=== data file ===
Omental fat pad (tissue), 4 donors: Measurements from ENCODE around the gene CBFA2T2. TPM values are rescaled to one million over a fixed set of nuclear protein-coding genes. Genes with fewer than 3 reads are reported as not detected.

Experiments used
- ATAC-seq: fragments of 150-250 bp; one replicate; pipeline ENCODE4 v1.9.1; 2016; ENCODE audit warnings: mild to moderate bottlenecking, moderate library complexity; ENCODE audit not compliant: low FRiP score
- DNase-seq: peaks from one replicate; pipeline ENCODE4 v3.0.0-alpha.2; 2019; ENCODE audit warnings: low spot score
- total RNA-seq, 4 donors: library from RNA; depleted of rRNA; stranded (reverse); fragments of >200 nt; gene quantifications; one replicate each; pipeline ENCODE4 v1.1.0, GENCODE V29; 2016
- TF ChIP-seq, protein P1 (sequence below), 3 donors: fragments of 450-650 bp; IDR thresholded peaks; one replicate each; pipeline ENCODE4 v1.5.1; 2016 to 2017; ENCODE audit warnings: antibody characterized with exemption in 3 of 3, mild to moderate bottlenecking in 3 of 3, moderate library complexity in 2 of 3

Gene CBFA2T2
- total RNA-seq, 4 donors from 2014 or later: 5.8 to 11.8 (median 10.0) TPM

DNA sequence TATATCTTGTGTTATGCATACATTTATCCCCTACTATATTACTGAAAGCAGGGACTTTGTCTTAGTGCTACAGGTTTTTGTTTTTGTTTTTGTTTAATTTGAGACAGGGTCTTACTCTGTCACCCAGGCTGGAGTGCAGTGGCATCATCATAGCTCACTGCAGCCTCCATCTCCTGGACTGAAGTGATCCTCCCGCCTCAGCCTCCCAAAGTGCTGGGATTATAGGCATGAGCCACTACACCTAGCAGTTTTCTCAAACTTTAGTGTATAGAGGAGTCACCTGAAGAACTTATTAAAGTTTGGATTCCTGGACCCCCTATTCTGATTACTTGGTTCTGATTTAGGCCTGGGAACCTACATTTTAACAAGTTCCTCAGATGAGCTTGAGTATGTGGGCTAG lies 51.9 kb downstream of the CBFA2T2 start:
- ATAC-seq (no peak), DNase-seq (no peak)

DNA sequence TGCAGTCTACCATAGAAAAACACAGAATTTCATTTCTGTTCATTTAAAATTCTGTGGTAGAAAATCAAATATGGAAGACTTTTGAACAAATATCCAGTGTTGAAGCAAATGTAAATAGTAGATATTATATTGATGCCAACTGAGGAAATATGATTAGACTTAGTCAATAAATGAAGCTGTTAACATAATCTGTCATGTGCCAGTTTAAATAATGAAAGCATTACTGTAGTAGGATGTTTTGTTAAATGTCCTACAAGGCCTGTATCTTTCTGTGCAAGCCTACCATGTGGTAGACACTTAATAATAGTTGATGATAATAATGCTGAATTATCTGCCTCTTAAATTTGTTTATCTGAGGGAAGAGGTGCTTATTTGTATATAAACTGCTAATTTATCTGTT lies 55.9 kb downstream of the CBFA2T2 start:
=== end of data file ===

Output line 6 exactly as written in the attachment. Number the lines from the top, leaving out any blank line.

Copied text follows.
- TF ChIP-seq, protein P1 (sequence below), 3 donors: fragments of 450-650 bp; IDR thresholded peaks; one replicate each; pipeline ENCODE4 v1.5.1; 2016 to 2017; ENCODE audit warnings: antibody characterized with exemption in 3 of 3, mild to moderate bottlenecking in 3 of 3, moderate library complexity in 2 of 3